l. A device for indicating the moisture content of grains, powdered chemicals and the like materials comprising, a humidity-responsive, substantially rigid, electrically-conductive element for inserting into the material when taking a reading, said element comprising a first metallic electrode having peripheral surface provided with a plurality of spaced indentations and having a thin, moisture pervious anodic iilrn on said surfaces, a second electrode comprising an electrically-conductive metallic film deposited in said indentations thereby to provide, exposed, spaced areas of said film on the surface of said humidity-responsive element, and means connected to said electrodes for indicating humidity variations as a function of capacitance changes between said electrodes.

2. A device for indicating the moisture content of grains, powdered chemicals and the like materials comprising, a humidity-responsive, substantially rigid, electrically conductive element for inserting into the material when takng a reading, said element comprising a rst aluminum electrode having peripheral surfaces provided with a plurality of spaced indentations and having a thin, moisture pervious, anodic iilm on said surfaces, a second electrode comprising an electrically conductive metallic iilm deposited in said indentations thereby to provide exposed, spaced areas of said anodic lm on the surface of said humidity responsive element, and means connected to said electrodes for indicating humidity variations, as a function of capacitance changes between said electrodes.

3. A device according to claim 2, in which said exposed areas of anodic film on said humidity-responsive element comprise protuberances on the surface of said aluminum electrode.

4. A device according to claim 2, in which said exposed areas of anodic iilm are substantially uniformly spaced on selected surfaces of said aluminum electrode and said areas are of substantially equal dimensions.

5. A device according to claim 2, in which said aluminum electrode comprises a cylindrical member, and in which said humidity-responsive element includes another cylindrical substantially rigid member disposed circumferentially around said aluminum electrode and substantially coaxial therewith, said other cylindrical member having a closed, faired leading end and having perforations disposed on peripheral longitudinally extending surfaces thereof.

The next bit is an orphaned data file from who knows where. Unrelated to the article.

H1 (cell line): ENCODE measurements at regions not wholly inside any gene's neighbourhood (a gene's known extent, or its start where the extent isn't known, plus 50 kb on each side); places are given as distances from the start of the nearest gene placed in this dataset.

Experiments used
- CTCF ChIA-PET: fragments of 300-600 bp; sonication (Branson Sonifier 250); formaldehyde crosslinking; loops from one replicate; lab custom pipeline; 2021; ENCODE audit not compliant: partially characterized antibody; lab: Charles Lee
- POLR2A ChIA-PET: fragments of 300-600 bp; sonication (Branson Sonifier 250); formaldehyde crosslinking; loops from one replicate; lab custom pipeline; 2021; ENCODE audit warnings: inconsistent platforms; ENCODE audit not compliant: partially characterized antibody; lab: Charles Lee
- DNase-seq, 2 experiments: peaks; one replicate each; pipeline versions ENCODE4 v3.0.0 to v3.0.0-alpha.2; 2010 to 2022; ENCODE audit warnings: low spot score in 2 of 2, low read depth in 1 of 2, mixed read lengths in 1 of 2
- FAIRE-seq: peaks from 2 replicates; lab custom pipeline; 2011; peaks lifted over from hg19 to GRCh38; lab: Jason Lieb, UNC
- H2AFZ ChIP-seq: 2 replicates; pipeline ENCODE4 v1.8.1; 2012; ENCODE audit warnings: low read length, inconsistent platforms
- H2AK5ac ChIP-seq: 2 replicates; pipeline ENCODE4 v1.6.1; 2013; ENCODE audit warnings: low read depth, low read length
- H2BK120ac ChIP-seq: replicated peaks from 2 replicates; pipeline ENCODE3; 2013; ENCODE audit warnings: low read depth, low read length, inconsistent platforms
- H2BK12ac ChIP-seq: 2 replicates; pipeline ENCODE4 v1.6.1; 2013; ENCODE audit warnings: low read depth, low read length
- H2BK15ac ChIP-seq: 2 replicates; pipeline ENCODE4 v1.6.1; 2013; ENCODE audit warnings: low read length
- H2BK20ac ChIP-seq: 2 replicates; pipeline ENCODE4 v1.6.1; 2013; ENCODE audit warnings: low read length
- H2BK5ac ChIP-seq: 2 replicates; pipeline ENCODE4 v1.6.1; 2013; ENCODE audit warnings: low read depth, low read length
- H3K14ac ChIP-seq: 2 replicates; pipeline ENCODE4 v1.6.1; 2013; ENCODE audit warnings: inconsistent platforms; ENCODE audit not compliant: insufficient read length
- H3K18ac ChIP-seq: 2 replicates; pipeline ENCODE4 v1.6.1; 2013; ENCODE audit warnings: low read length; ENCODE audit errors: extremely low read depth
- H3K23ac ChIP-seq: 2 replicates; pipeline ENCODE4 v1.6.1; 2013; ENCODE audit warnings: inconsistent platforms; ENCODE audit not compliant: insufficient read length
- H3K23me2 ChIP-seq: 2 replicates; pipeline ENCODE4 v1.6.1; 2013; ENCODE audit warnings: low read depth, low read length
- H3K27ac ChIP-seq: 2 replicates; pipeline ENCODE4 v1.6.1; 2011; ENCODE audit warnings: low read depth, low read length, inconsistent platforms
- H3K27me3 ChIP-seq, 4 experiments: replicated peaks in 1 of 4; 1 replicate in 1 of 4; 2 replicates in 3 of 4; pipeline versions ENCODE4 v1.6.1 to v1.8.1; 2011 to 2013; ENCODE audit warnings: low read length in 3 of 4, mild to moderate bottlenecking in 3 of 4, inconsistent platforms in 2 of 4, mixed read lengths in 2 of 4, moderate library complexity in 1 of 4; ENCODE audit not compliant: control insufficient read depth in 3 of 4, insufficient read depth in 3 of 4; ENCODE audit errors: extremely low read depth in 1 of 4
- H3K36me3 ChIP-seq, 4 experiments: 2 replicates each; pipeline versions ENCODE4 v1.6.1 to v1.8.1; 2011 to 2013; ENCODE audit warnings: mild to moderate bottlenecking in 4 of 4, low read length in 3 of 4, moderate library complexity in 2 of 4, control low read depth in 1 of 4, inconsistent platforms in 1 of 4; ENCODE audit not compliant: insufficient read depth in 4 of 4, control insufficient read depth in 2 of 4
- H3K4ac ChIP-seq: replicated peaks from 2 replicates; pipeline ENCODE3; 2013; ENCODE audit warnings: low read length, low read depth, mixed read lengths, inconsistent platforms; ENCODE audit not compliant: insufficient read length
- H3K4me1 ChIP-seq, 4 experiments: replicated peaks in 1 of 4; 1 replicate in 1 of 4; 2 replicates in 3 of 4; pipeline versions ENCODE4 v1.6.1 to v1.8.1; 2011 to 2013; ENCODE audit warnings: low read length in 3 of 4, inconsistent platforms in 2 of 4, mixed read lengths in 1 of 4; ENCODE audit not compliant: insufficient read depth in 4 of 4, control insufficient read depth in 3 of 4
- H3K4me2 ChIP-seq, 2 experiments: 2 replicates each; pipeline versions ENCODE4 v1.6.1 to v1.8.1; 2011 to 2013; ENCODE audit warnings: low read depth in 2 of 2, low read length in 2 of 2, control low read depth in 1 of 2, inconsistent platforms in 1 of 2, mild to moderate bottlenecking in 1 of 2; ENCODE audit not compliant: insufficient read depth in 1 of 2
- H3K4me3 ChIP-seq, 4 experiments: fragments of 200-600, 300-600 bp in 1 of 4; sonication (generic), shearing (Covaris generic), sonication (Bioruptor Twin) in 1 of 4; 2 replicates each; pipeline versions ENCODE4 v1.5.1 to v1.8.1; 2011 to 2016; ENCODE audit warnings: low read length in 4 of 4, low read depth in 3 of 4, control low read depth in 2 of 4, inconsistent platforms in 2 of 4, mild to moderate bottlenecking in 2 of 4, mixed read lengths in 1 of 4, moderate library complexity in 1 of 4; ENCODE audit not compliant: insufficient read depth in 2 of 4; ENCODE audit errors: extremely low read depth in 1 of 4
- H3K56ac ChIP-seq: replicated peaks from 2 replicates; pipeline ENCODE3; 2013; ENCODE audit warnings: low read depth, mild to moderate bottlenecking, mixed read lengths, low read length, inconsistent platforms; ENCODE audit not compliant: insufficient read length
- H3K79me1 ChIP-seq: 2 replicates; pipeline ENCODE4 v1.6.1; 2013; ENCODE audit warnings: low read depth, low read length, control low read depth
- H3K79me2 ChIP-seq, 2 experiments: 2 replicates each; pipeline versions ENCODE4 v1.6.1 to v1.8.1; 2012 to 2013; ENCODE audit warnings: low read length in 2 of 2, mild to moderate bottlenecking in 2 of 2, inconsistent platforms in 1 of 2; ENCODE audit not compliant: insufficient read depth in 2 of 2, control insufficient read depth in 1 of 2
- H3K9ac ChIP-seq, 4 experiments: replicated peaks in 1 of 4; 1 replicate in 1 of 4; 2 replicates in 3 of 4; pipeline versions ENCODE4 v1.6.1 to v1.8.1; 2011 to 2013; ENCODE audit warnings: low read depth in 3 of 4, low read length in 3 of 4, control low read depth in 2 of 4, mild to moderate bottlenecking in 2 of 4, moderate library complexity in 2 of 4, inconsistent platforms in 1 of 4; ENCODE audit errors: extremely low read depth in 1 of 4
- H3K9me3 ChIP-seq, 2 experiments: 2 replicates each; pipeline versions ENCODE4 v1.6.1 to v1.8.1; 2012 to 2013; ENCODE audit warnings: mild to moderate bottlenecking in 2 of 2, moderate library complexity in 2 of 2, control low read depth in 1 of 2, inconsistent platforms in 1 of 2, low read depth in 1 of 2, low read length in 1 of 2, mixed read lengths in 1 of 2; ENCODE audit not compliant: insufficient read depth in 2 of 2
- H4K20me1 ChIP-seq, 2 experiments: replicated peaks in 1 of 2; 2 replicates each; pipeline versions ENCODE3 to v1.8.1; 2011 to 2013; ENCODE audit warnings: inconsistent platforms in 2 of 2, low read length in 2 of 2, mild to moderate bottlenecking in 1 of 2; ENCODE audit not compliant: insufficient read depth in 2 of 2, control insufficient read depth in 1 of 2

References Cited in the file of this patent UNITED STATES PATENTS 1,708,073 Allem Apr. 9, 1929 2,177,558 Callan Oct. 24, 1939 2,237,006 Koller Apr. l, 1941 2,304,448 Fletcher Dec. 8, 1942 2,516,768 Grob et al June 25, 1950 2,666,896 Harris Jan. 19, 1954 2,834,201 Ohlheiser May 13, 1958 FOREIGN PATENTS 158,105 Germany Feb. 15, 1905

Patent Citations
Cited PatentFiling datePublication dateApplicantTitle
US1708073 *May 1, 1925Apr 9, 1929Atlantic Prec Instr CompanyMethod and mechanism for determining the moisture content of paper or other material
US2177558 *Jul 14, 1937Oct 24, 1939Foxboro CoHygrometer
US2237006 *Apr 21, 1938Apr 1, 1941Gen ElectricElectric hygrometer
US2304448 *Jul 19, 1940Dec 8, 1942Fletcher Joel ECondenser for soil moisture meter
US2516768 *Oct 29, 1946Jul 25, 1950Zellweger Uster AgApparatus for gauging textiles, particularly yarns and sliver
US2666896 *Feb 7, 1951Jan 19, 1954M P J Gauge & Tool Company LtdElectrical means for measuring the thickness of an electrically nonconductive material
US2834201 *Oct 16, 1953May 13, 1958American Instr CompanyApparatus for measuring humidity conditions in materials
*DE158105C Title not available
Referenced by
Citing PatentFiling datePublication dateApplicantTitle
US3025465 *Oct 12, 1959Mar 13, 1962Forte Fairbairn IncMeasurement of capacitivity of materials
US3083573 *Jun 21, 1960Apr 2, 1963Shaw John LElectrical hygrometers
US3168829 *Oct 5, 1961Feb 9, 1965Honeywell IncControl apparatus
US3350941 *May 20, 1965Nov 7, 1967Johnson Service CoHumidity sensing element
US3683243 *Oct 21, 1970Aug 8, 1972Moisture Control And MeasuremeElectrical hygrometers
US4305112 *Oct 31, 1979Dec 8, 1981Siemens AktiengesellschaftCapacitance humidity sensing element
Classifications
U.S. Classification324/689, 73/335.4, 361/286, 324/672
International ClassificationG01N27/22
Cooperative ClassificationG01N27/223
European ClassificationG01N27/22C